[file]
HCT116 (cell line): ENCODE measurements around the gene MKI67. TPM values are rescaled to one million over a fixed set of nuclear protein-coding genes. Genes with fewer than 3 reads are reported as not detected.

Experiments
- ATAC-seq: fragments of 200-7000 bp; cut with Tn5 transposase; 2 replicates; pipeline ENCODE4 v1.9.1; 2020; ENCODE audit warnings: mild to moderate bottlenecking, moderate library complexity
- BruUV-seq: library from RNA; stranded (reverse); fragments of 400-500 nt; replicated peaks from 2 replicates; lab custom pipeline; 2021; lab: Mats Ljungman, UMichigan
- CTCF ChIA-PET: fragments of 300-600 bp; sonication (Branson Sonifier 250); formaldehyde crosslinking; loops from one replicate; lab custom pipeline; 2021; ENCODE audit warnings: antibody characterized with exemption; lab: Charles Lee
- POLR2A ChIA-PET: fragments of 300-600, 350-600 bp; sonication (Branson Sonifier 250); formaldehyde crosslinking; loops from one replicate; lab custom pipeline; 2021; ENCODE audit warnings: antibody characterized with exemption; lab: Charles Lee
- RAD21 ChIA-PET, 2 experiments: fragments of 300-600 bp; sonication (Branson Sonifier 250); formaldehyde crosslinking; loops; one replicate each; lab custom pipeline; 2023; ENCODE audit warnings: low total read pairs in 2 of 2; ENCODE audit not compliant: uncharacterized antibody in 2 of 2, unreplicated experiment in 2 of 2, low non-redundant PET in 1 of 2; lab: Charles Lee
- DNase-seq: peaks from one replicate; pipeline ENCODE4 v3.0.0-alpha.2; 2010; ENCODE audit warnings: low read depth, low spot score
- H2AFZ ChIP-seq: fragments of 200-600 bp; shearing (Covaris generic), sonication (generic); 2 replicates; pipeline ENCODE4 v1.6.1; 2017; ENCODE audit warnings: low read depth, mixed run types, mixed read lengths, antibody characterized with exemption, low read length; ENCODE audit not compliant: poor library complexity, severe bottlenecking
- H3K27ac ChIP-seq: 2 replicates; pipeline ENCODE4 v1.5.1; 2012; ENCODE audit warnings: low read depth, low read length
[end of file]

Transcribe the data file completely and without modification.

HCT116 (cell line): ENCODE measurements around the gene MKI67. TPM values are rescaled to one million over a fixed set of nuclear protein-coding genes. Genes with fewer than 3 reads are reported as not detected.

Experiments
- ATAC-seq: fragments of 200-7000 bp; cut with Tn5 transposase; 2 replicates; pipeline ENCODE4 v1.9.1; 2020; ENCODE audit warnings: mild to moderate bottlenecking, moderate library complexity
- BruUV-seq: library from RNA; stranded (reverse); fragments of 400-500 nt; replicated peaks from 2 replicates; lab custom pipeline; 2021; lab: Mats Ljungman, UMichigan
- CTCF ChIA-PET: fragments of 300-600 bp; sonication (Branson Sonifier 250); formaldehyde crosslinking; loops from one replicate; lab custom pipeline; 2021; ENCODE audit warnings: antibody characterized with exemption; lab: Charles Lee
- POLR2A ChIA-PET: fragments of 300-600, 350-600 bp; sonication (Branson Sonifier 250); formaldehyde crosslinking; loops from one replicate; lab custom pipeline; 2021; ENCODE audit warnings: antibody characterized with exemption; lab: Charles Lee
- RAD21 ChIA-PET, 2 experiments: fragments of 300-600 bp; sonication (Branson Sonifier 250); formaldehyde crosslinking; loops; one replicate each; lab custom pipeline; 2023; ENCODE audit warnings: low total read pairs in 2 of 2; ENCODE audit not compliant: uncharacterized antibody in 2 of 2, unreplicated experiment in 2 of 2, low non-redundant PET in 1 of 2; lab: Charles Lee
- DNase-seq: peaks from one replicate; pipeline ENCODE4 v3.0.0-alpha.2; 2010; ENCODE audit warnings: low read depth, low spot score
- H2AFZ ChIP-seq: fragments of 200-600 bp; shearing (Covaris generic), sonication (generic); 2 replicates; pipeline ENCODE4 v1.6.1; 2017; ENCODE audit warnings: low read depth, mixed run types, mixed read lengths, antibody characterized with exemption, low read length; ENCODE audit not compliant: poor library complexity, severe bottlenecking
- H3K27ac ChIP-seq: 2 replicates; pipeline ENCODE4 v1.5.1; 2012; ENCODE audit warnings: low read depth, low read length